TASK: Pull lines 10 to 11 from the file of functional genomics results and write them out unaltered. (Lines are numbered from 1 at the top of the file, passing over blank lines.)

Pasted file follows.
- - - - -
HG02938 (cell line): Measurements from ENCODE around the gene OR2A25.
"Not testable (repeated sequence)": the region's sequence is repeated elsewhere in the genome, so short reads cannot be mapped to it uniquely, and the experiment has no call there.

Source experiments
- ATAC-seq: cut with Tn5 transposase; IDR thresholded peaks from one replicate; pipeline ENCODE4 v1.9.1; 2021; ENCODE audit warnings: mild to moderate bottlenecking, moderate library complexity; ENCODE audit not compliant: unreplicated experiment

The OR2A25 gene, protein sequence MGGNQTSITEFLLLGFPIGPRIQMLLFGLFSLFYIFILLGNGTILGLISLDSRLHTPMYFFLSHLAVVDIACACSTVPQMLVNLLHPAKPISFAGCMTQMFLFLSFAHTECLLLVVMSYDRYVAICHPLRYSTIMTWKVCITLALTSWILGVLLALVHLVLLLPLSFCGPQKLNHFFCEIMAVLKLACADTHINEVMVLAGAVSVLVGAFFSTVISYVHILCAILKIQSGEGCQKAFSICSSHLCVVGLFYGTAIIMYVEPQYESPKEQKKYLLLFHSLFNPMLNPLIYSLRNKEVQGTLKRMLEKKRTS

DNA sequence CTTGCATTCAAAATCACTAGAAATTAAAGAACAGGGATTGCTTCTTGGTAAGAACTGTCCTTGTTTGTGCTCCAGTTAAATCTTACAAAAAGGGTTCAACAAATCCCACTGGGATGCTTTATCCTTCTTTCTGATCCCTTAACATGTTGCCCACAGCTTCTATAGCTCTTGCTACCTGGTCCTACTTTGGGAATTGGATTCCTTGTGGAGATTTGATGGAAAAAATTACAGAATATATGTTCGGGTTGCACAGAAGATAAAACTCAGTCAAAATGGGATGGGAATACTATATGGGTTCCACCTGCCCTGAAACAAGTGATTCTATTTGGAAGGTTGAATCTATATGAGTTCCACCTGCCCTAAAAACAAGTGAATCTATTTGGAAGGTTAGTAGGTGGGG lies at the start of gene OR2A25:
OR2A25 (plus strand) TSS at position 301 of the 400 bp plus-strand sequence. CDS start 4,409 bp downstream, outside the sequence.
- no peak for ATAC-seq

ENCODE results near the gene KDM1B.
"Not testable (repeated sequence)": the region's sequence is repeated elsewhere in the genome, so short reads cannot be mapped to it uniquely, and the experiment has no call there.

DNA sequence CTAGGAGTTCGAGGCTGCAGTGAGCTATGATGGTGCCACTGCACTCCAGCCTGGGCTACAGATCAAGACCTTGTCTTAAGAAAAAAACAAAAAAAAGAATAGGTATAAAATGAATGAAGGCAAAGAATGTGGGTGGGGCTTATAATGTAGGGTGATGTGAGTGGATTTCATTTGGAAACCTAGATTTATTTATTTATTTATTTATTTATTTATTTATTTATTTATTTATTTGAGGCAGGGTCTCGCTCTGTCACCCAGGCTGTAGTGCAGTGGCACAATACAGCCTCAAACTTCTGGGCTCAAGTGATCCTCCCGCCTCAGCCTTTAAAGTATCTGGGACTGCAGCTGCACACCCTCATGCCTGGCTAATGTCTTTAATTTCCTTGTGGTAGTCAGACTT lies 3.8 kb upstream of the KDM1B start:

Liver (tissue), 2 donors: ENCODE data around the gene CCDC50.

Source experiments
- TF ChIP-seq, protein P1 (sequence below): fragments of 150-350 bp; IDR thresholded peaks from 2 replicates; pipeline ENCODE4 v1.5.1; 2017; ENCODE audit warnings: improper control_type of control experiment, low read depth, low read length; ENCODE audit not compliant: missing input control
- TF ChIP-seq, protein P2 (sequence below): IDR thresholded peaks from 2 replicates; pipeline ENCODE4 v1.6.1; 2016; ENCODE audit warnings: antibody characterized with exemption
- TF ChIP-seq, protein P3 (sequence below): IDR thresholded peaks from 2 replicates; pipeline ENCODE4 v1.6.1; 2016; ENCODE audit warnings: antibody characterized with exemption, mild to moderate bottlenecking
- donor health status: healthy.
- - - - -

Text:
"Not testable (repeated sequence)": the region's sequence is repeated elsewhere in the genome, so short reads cannot be mapped to it uniquely, and the experiment has no call there.

DNA sequence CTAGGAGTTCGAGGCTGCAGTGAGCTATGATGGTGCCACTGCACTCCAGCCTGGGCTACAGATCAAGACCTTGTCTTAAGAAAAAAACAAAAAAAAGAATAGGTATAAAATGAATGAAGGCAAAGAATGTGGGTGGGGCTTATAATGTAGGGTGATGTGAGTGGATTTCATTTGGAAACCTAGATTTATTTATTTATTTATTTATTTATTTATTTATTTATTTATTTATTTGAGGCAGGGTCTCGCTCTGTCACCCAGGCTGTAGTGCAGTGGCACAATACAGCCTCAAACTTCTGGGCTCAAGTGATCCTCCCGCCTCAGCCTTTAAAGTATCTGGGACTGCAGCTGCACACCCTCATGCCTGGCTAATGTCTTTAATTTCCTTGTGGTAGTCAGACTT lies 3.8 kb upstream of the KDM1B start: